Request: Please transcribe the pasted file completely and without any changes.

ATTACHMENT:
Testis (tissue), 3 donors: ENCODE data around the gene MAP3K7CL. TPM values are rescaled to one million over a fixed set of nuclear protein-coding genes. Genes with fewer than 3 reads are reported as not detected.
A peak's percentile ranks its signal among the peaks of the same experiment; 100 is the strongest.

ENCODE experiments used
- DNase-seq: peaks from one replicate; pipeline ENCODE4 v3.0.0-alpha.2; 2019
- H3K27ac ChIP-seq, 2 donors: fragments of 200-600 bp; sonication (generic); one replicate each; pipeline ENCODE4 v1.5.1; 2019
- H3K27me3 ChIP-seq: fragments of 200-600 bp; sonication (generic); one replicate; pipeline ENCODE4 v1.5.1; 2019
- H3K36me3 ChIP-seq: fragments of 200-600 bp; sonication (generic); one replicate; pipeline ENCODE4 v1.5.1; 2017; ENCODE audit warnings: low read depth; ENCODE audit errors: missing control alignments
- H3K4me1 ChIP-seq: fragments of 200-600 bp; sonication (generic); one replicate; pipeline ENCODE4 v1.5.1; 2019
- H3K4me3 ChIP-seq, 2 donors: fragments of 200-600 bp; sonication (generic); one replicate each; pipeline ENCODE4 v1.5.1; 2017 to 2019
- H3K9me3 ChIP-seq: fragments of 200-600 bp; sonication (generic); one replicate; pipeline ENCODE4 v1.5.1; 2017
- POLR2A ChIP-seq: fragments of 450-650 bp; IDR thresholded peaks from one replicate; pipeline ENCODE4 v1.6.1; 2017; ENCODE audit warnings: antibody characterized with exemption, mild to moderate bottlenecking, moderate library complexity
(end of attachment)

Testis (tissue), 3 donors: ENCODE data around the gene MAP3K7CL. TPM values are rescaled to one million over a fixed set of nuclear protein-coding genes. Genes with fewer than 3 reads are reported as not detected.
A peak's percentile ranks its signal among the peaks of the same experiment; 100 is the strongest.

ENCODE experiments used
- DNase-seq: peaks from one replicate; pipeline ENCODE4 v3.0.0-alpha.2; 2019
- H3K27ac ChIP-seq, 2 donors: fragments of 200-600 bp; sonication (generic); one replicate each; pipeline ENCODE4 v1.5.1; 2019
- H3K27me3 ChIP-seq: fragments of 200-600 bp; sonication (generic); one replicate; pipeline ENCODE4 v1.5.1; 2019
- H3K36me3 ChIP-seq: fragments of 200-600 bp; sonication (generic); one replicate; pipeline ENCODE4 v1.5.1; 2017; ENCODE audit warnings: low read depth; ENCODE audit errors: missing control alignments
- H3K4me1 ChIP-seq: fragments of 200-600 bp; sonication (generic); one replicate; pipeline ENCODE4 v1.5.1; 2019
- H3K4me3 ChIP-seq, 2 donors: fragments of 200-600 bp; sonication (generic); one replicate each; pipeline ENCODE4 v1.5.1; 2017 to 2019
- H3K9me3 ChIP-seq: fragments of 200-600 bp; sonication (generic); one replicate; pipeline ENCODE4 v1.5.1; 2017
- POLR2A ChIP-seq: fragments of 450-650 bp; IDR thresholded peaks from one replicate; pipeline ENCODE4 v1.6.1; 2017; ENCODE audit warnings: antibody characterized with exemption, mild to moderate bottlenecking, moderate library complexity